Last week’s terrorist attack in Paris provoked a backlash among American politicians against the Obama administration’s plans to resettle Syrian refugees. They rushed to protect their constituents from potential ISIS members who could be lurking among the 10,000 refugees that the Obama administration hopes to admit into the country over the next year.
It’s natural enough to wonder, in response to the murky reports of a Syrian passport found at one of the bombing sites, about the United States’ own procedures for screening Syrian refugees. It turns out that refugees chosen for resettlement are exhaustively vetted by law-enforcement and intelligence agencies, with an average processing time of 12 to 24 months, before setting foot on U.S. soil.
But instead of asking questions, some elected officials echoed a response from one of America's darkest moments. Responding to the threat these displaced men, women, and children allegedly pose, Tennessee legislator Glen Casada called for the state National Guard to “round up” all Syrian refugees in the state on Tuesday. When asked about the constitutional protections that safeguard refugees and others in the United States, Casada replied, “And you have to ask yourself, which is greater: life or due process?”
Missouri state representative Mike Moon called for a special legislative session to halt refugee resettlement and “stop the potential Islamization of Missouri.” In his letter to the state speaker of the house, Moon feared that the diversity of Islam’s adherents could be a potent weapon.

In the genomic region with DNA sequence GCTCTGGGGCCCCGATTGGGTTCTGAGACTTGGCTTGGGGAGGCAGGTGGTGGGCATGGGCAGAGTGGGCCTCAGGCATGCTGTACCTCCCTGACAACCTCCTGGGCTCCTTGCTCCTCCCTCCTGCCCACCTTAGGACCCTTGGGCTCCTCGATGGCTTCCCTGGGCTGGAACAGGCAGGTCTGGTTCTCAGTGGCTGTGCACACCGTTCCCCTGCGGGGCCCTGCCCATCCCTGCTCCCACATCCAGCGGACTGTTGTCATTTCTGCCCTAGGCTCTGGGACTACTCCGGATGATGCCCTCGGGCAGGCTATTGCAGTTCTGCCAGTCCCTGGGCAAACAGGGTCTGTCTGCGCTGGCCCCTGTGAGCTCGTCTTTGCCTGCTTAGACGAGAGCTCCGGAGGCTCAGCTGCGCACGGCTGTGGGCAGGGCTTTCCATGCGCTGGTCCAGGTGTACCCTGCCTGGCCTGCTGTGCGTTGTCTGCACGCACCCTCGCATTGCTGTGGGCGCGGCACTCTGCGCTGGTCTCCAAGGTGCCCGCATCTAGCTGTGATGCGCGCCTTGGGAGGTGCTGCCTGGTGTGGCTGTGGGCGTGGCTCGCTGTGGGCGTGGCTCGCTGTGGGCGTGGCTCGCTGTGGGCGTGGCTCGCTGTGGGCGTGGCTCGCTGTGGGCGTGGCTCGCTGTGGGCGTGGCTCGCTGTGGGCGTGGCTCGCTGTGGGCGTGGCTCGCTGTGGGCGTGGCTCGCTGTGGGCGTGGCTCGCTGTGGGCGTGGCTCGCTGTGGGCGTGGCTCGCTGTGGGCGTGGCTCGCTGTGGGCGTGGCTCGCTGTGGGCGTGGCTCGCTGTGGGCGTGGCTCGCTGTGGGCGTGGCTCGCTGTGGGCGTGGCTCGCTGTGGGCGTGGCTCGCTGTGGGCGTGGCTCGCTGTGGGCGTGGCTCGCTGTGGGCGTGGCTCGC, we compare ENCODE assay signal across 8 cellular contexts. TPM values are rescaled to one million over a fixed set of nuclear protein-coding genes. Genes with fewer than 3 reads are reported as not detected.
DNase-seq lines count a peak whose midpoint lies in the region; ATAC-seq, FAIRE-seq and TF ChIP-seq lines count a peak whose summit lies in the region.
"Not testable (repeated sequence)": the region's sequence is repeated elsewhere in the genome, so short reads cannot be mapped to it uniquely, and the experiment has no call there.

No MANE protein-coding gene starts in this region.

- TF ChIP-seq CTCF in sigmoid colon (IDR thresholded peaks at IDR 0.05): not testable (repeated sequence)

I do realize that the refugees we should be scrutinizing most is one who professes the muslim faith. Unless I’m mistaken, a practicing muslim can do whatever is necessary for the "good” of the faith — telling “fibs” is a smallpart [sic] of what they might do. And, from what I’ve seen, a practicing muslim comes in all flavors (black, white, brown, yellow — American, African, European, etc. etc.). A “white” lie could allow an individual to pass through the vetting process.
In Rhode Island, State Senator Elaine Morgan wrote to a constituent, “I do not want our governor bringing in any Syrian refugees. I think our country is under attack. I think this is a major plan by these countries to spread out their people to attack all non Muslim persons.” She added, “If we need to take these people in we should set up [a] refugee camp to keep them segregated from our [populace].”
In Louisiana, Senator David Vitter, who appears likely to lose that state’s gubernatorial election on Saturday, intensified his rhetoric against Syrian refugees as election day draws near. Vitter tweeted on Tuesday, “Spoke w/ LA State Police. They don’t know where BR [Baton Rouge] Syrian refugee is except that he was headed to DC & no gov agency is in contact with him.” Catholic Charities of Baton Rouge, a religious nonprofit that helps refugees resettle and adjust to their new communities, denied that they lost track of the refugee in question. Later that afternoon, the charity began receiving death threats for its work.
And in Virginia, Roanoke Mayor David Bowers suspended local assistance for Syrian refugees and invoked mass internment as a response to the perceived threat. “I’m reminded that President Franklin D. Roosevelt felt compelled to sequester Japanese foreign nationals after the bombing of Pearl Harbor, and it appears that the threat of harm to America from Isis now is just as real and serious as that from our enemies then,” he said in a statement.